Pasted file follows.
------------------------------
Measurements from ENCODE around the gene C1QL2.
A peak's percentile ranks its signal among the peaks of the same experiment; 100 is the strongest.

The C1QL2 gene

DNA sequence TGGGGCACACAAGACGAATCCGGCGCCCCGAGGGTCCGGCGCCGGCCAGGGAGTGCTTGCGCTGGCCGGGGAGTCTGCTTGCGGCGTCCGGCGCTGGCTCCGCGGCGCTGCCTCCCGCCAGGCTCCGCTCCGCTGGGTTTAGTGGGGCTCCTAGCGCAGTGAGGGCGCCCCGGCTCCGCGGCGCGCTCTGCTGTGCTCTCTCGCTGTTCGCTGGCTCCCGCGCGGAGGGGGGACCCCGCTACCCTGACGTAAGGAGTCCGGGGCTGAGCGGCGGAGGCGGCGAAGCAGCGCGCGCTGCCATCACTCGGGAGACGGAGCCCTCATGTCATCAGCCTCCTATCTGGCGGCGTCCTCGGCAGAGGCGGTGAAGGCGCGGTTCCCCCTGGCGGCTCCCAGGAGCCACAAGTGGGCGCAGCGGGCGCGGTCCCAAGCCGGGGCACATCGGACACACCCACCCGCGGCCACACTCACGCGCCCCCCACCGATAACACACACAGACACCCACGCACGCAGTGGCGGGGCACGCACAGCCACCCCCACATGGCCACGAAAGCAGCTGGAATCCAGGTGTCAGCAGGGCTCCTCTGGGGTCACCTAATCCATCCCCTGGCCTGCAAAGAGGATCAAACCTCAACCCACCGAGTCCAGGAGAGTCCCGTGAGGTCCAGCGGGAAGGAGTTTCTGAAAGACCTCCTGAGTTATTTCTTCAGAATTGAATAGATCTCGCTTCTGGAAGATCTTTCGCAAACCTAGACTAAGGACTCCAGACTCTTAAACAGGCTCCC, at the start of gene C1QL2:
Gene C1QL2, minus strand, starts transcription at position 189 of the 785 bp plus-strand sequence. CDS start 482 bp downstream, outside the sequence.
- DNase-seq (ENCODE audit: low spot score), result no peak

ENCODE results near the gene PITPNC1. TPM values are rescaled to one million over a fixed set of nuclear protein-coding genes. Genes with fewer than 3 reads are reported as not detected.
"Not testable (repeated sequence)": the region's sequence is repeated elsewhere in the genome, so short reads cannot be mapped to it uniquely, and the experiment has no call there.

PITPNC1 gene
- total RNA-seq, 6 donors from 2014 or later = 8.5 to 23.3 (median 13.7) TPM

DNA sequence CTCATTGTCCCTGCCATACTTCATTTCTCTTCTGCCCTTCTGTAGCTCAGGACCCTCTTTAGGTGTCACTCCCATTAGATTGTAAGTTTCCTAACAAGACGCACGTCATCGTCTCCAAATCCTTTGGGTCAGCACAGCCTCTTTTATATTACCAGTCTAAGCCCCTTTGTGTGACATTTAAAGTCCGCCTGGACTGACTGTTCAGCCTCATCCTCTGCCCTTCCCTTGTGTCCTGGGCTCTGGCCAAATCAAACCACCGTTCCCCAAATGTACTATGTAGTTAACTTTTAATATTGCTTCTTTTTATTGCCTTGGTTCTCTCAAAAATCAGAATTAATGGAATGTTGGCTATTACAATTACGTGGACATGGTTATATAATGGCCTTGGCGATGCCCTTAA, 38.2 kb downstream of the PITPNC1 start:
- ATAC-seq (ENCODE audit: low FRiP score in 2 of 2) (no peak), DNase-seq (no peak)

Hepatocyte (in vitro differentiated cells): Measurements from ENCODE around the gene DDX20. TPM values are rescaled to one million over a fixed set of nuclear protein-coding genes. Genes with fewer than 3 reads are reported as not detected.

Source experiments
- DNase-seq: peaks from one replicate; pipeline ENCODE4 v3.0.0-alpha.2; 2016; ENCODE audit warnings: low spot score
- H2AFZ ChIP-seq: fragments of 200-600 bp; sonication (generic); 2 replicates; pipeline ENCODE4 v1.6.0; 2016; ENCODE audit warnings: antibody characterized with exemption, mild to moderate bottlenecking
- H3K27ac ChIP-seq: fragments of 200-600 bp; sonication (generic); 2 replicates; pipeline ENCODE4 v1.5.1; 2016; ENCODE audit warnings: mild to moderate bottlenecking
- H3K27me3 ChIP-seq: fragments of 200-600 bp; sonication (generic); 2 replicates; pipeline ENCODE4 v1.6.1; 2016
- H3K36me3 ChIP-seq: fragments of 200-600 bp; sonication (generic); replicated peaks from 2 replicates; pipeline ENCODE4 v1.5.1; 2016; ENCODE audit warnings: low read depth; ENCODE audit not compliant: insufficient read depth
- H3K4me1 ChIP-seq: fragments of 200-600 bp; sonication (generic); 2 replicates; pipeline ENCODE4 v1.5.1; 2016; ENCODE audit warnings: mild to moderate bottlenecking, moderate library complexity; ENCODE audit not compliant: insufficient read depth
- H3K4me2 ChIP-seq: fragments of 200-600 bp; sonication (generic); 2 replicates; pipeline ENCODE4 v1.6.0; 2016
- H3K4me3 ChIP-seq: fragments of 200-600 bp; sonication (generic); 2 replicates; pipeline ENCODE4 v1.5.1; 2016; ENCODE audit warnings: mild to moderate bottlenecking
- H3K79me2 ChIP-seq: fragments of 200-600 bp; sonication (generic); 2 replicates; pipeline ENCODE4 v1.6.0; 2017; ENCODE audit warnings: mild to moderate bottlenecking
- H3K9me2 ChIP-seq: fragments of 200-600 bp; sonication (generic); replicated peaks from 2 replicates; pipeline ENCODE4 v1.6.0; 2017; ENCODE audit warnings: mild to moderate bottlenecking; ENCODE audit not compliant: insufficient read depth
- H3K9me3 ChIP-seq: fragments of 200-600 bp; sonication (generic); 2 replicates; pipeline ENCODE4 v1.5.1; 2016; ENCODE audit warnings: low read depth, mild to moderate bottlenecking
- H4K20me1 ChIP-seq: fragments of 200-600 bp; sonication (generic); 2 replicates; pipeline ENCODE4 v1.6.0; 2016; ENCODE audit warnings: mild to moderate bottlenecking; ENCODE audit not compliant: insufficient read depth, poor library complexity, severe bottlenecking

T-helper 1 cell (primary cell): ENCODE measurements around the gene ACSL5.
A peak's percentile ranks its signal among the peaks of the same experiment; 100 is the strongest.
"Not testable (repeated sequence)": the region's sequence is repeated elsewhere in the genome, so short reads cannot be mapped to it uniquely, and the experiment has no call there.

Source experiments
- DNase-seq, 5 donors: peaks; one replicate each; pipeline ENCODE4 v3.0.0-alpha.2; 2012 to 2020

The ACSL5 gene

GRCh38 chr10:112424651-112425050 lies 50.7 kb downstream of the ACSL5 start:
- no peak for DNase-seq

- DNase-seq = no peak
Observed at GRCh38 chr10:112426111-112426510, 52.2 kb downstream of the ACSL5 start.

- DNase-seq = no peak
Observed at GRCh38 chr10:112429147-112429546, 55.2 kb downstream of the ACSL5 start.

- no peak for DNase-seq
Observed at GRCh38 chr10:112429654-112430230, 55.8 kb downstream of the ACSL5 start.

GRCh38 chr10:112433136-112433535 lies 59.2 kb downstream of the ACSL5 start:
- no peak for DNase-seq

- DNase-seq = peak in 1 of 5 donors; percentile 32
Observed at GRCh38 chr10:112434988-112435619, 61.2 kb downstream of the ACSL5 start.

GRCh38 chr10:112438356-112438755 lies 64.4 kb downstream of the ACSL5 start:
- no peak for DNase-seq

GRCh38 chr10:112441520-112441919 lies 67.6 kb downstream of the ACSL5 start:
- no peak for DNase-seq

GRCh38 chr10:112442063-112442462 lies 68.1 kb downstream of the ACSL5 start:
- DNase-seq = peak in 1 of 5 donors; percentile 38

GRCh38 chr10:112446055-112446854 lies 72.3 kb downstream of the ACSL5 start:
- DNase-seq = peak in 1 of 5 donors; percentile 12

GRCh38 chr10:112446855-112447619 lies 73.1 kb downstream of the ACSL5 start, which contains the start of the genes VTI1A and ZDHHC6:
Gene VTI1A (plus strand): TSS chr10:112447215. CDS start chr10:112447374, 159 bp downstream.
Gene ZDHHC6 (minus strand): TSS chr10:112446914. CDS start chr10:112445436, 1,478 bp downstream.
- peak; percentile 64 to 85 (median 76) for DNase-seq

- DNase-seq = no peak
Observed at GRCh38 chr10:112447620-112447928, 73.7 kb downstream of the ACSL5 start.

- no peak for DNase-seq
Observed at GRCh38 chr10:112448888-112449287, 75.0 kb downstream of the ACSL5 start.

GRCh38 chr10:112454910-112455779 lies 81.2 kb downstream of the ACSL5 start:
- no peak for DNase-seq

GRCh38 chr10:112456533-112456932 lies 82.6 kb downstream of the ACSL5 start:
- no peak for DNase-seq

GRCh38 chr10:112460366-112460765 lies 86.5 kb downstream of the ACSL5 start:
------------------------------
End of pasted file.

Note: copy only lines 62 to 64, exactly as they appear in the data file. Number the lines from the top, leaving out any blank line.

- no peak for DNase-seq

GRCh38 chr10:112456533-112456932 lies 82.6 kb downstream of the ACSL5 start:
- no peak for DNase-seq